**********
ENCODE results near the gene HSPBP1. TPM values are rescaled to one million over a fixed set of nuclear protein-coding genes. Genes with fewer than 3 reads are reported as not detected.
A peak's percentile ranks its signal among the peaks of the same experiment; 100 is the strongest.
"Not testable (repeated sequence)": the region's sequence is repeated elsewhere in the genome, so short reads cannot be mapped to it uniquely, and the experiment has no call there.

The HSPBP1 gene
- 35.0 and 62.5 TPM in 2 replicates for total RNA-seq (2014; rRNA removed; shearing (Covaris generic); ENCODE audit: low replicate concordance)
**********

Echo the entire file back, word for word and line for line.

ENCODE results near the gene HSPBP1. TPM values are rescaled to one million over a fixed set of nuclear protein-coding genes. Genes with fewer than 3 reads are reported as not detected.
A peak's percentile ranks its signal among the peaks of the same experiment; 100 is the strongest.
"Not testable (repeated sequence)": the region's sequence is repeated elsewhere in the genome, so short reads cannot be mapped to it uniquely, and the experiment has no call there.

The HSPBP1 gene
- 35.0 and 62.5 TPM in 2 replicates for total RNA-seq (2014; rRNA removed; shearing (Covaris generic); ENCODE audit: low replicate concordance)